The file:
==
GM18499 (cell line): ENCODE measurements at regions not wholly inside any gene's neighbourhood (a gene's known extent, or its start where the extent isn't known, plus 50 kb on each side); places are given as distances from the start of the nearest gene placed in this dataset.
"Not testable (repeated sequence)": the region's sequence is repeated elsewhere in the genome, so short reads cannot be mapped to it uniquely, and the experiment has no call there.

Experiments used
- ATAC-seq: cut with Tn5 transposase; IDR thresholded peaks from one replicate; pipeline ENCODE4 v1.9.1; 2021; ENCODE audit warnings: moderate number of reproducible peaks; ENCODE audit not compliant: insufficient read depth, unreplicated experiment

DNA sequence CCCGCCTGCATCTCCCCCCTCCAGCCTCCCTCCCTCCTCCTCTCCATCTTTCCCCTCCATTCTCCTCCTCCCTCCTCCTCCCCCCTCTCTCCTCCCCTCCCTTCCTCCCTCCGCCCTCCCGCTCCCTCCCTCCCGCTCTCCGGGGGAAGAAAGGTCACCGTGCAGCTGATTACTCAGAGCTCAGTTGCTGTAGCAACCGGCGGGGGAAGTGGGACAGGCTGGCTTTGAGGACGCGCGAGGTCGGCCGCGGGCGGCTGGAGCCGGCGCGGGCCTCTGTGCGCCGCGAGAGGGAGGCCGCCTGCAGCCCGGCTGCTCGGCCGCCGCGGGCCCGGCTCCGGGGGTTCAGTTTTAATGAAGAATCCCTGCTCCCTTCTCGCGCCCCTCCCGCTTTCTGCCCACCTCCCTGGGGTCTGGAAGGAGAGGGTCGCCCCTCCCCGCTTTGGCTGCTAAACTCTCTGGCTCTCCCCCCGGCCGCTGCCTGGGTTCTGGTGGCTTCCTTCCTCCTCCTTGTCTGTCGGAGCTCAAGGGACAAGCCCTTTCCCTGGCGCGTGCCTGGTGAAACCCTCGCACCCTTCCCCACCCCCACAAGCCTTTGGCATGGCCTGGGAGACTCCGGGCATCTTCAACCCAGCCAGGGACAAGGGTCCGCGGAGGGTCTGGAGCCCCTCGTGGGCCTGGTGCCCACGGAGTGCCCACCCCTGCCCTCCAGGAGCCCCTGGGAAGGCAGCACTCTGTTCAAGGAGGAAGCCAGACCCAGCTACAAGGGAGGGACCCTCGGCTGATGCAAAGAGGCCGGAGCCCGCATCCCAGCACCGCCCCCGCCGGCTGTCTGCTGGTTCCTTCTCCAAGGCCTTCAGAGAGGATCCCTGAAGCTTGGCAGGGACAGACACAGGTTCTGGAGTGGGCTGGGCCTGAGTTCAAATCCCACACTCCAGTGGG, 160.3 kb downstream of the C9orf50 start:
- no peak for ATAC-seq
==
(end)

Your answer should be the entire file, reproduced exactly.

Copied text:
GM18499 (cell line): ENCODE measurements at regions not wholly inside any gene's neighbourhood (a gene's known extent, or its start where the extent isn't known, plus 50 kb on each side); places are given as distances from the start of the nearest gene placed in this dataset.
"Not testable (repeated sequence)": the region's sequence is repeated elsewhere in the genome, so short reads cannot be mapped to it uniquely, and the experiment has no call there.

Experiments used
- ATAC-seq: cut with Tn5 transposase; IDR thresholded peaks from one replicate; pipeline ENCODE4 v1.9.1; 2021; ENCODE audit warnings: moderate number of reproducible peaks; ENCODE audit not compliant: insufficient read depth, unreplicated experiment

DNA sequence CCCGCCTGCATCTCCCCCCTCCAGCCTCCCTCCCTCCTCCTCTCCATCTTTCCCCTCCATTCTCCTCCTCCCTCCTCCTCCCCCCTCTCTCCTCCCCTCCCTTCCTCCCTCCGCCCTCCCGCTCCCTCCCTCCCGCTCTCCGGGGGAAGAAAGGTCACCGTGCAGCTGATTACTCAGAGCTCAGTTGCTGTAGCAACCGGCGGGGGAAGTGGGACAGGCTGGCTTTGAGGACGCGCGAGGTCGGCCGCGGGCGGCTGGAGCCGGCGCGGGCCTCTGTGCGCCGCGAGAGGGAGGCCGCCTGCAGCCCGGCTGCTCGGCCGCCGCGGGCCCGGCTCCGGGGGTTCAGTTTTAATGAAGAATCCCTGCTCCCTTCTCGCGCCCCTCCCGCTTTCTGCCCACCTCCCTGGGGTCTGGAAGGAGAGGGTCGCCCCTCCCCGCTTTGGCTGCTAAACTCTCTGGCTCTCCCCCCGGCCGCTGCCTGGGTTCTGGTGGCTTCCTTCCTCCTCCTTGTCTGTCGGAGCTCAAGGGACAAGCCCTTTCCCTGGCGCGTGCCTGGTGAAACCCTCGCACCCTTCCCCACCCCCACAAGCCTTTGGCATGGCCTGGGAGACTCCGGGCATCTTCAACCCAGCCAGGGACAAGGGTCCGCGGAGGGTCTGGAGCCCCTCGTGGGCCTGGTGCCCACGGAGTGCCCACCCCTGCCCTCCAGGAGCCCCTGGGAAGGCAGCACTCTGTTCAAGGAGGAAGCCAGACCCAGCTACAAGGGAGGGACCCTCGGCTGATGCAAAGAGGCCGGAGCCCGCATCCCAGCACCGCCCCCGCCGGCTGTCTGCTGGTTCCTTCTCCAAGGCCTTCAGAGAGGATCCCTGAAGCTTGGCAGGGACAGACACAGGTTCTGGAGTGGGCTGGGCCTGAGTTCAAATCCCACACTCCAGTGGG, 160.3 kb downstream of the C9orf50 start:
- no peak for ATAC-seq